Why do we use it?

This one is really a case of artists and production folks alike collectively saying. “Hey we took the time and money to build this thing. Let’s see it for God’s sake!” On a VFX project people spend countless hours building junk in 3d, looking at turn-table after turn-table and obsessing over every detail. Then they see it in a shot and vanishes so quickly you hardly notice. Inevitably some genius cries out “Why don’t we have it fly into the lens!”. Cheers erupt, all that hard work has just earned a few more frames of precious screen time. It’s kinda the opposite of the Camera Shake scenario (see above).

God Rays

What is it?

God Rays are volumetric beams of light, like the kind that you get when you turn on a flashlight in a smoky room. There are a coupla’ ways to create them, the fastest being to shoot an element over black. But times being what they are, the more common method is to create them by either rendering a volumetric light pass in CG, which can look great but takes some time, or to use a filter in a compositing program which is wicked fast but can look, well… crappy. Over-use of the God Ray can result in not-so-glorious blast that seem to come out of nowhere. Case in point, this heavenly effect has a bad habit of appearing over screaming faces, especially at the end of a dream sequence or just before time travel.

Why do we use it?

When used properly, God Rays can create a nice sense of depth and atmosphere to a CG scene or matte painting. Unfortunately, they are more often employed in poorly designed, cheesy magic effects. Designing magic is tricky, a spell should always look connected to it’s caster in a unique way. All to often a supe will see the words “magic spell” written on a script page and they’ll automatically set to work lighting the shot up like a Frankie Goes To Hollywood video.

Bad Camera Work

What is it?

As the name implies, this is the technique of simulating a novice behind the lens in order to lend more credibility to a shot make it seem more “real”. This technique has it’s roots in documentary photography and cinema vérité, styles that burned the aesthetic of reality into our subconscious. The dark side of all this a plethora of CG DPs who aim a camera like a Storm Trooper aims a blaster. Lately, every camera pan misses it’s intended target and has to whip back to find it and nearly every other shot also has a snap zoom or focus pull that intentionally misses the mark. Maybe a side benefit of this will be a generation of filmgoers immune from motion sickness.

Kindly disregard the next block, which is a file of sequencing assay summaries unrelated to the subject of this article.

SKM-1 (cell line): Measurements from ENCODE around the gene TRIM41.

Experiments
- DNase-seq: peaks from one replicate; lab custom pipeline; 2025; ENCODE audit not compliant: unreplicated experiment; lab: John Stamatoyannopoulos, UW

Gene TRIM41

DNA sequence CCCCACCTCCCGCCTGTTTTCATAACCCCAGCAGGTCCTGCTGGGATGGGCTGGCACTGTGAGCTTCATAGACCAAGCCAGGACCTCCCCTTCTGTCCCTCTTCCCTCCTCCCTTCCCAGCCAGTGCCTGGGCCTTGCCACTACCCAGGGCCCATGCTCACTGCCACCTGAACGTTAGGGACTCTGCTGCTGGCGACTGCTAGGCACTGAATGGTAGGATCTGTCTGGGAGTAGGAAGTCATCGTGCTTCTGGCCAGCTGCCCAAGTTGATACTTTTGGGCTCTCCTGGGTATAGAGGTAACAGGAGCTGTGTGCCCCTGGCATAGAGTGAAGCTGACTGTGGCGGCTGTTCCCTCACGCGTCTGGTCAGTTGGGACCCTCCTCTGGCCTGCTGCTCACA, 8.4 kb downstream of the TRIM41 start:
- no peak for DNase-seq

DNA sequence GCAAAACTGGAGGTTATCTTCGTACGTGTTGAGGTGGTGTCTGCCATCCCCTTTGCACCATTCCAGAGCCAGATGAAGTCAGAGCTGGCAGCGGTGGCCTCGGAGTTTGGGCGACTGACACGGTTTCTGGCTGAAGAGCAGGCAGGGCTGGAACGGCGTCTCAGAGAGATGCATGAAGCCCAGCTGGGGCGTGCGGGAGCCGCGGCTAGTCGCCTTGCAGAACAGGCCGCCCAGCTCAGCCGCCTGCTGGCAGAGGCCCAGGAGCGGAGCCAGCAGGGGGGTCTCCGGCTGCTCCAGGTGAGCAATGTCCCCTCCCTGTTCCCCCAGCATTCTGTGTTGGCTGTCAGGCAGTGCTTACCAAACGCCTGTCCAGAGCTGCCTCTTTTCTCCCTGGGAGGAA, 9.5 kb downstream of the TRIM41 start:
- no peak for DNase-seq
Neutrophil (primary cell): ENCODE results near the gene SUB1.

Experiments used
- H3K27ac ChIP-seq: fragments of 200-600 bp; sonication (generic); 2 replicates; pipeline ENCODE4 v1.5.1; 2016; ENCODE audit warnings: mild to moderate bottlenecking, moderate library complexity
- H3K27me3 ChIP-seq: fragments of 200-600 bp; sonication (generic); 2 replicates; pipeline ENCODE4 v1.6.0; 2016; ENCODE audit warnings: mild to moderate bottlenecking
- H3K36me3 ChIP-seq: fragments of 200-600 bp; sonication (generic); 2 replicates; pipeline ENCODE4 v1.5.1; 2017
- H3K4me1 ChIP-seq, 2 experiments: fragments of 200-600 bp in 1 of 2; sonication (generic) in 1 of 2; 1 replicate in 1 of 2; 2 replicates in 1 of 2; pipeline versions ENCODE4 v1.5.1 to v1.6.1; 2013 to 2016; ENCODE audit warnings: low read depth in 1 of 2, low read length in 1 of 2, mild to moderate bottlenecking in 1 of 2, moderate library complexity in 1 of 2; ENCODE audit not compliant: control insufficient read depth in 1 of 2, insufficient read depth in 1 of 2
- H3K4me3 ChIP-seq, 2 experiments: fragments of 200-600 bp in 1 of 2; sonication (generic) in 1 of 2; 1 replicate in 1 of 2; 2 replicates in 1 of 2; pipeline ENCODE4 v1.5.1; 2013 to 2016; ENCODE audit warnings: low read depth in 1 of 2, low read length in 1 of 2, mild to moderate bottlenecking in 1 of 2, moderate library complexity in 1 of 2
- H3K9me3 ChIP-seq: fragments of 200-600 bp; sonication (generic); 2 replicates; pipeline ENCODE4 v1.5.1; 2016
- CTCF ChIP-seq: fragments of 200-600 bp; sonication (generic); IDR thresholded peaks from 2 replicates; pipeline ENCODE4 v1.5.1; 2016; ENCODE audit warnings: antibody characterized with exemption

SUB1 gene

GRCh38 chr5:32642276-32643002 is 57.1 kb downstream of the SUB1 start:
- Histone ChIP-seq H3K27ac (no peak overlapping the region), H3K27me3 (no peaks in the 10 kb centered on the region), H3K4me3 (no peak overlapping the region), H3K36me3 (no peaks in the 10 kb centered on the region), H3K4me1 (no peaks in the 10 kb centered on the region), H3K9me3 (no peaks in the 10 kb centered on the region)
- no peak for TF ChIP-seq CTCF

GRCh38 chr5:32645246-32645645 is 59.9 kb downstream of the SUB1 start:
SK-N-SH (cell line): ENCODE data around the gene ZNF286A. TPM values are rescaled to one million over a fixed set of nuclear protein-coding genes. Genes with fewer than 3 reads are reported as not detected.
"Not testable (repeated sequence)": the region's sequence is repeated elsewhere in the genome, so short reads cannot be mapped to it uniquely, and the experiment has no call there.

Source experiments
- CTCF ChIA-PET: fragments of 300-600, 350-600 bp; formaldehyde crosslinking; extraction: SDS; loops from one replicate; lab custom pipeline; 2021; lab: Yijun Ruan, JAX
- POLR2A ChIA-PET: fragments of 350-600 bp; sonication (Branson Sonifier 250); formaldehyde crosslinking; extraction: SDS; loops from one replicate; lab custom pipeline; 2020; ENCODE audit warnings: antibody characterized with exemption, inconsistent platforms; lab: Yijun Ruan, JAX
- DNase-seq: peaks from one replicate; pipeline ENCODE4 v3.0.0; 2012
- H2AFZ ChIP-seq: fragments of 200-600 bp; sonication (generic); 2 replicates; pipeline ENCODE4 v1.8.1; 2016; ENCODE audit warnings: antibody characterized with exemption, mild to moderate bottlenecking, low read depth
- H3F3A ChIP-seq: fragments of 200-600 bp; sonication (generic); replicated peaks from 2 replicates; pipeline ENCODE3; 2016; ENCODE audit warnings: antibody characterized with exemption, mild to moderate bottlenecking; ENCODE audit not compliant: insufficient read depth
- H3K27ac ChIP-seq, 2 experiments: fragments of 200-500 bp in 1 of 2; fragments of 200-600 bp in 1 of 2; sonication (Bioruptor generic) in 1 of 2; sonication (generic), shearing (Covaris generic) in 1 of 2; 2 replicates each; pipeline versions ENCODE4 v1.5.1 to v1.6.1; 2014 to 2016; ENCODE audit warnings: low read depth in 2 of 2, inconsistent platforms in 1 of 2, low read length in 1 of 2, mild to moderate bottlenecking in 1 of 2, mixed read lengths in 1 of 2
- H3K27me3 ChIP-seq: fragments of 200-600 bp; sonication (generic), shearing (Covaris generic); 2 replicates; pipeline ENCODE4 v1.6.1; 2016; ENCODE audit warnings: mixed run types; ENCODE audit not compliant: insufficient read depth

Why do we use it?

In an attempt to convince the viewer that the scene they are watching is real, VFX pros have created detectable presence behind the camera. The logic goes like this. If there is a real person shooting the CG stuff it too will appear real, right? The problem with line of reasoning is that the virtual cameraman that we’ve created to film our scenes is a chowderhead. In a lot of cases the effect of an overall shot is lost by an artificial life form screaming “Look, I suck at working a camera!” from behind the frame. Well, here’s hoping in the future good shot design and dazzling technical artistry will win out over gimmicky grandstanding. Until then, hang onto your barf bags folks!